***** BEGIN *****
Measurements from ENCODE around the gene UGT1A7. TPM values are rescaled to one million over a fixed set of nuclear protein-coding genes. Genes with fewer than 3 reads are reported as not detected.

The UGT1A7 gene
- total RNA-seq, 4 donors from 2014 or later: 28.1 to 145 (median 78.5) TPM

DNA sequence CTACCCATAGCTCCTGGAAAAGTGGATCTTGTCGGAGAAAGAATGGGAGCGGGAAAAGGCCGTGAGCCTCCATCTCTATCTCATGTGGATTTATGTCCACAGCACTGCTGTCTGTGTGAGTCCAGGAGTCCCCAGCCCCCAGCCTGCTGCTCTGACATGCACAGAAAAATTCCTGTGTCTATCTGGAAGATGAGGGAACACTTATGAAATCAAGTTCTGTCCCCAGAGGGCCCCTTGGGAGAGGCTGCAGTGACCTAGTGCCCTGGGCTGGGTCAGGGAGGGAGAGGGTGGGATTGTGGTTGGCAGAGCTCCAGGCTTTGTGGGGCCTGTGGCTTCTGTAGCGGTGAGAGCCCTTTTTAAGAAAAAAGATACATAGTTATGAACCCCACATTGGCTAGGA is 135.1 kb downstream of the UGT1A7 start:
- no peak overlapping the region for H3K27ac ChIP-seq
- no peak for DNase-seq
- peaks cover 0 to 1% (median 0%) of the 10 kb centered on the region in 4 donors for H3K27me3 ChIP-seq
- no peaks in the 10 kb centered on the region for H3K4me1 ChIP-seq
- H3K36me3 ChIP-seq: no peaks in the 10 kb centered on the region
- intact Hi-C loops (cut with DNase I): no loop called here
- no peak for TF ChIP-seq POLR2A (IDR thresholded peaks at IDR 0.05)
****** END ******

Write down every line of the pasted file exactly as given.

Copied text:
Measurements from ENCODE around the gene UGT1A7. TPM values are rescaled to one million over a fixed set of nuclear protein-coding genes. Genes with fewer than 3 reads are reported as not detected.

The UGT1A7 gene
- total RNA-seq, 4 donors from 2014 or later: 28.1 to 145 (median 78.5) TPM

DNA sequence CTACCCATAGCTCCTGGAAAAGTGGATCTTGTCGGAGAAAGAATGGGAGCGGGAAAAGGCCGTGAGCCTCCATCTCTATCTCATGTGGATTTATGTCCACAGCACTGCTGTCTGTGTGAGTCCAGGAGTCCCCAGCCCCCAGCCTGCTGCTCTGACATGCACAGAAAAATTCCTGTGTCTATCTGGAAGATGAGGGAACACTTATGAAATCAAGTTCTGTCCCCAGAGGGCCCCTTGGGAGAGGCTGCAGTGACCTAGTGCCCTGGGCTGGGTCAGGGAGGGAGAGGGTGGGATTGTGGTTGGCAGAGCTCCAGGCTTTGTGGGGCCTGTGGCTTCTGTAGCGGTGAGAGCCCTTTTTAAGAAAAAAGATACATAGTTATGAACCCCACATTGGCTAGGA is 135.1 kb downstream of the UGT1A7 start:
- no peak overlapping the region for H3K27ac ChIP-seq
- no peak for DNase-seq
- peaks cover 0 to 1% (median 0%) of the 10 kb centered on the region in 4 donors for H3K27me3 ChIP-seq
- no peaks in the 10 kb centered on the region for H3K4me1 ChIP-seq
- H3K36me3 ChIP-seq: no peaks in the 10 kb centered on the region
- intact Hi-C loops (cut with DNase I): no loop called here
- no peak for TF ChIP-seq POLR2A (IDR thresholded peaks at IDR 0.05)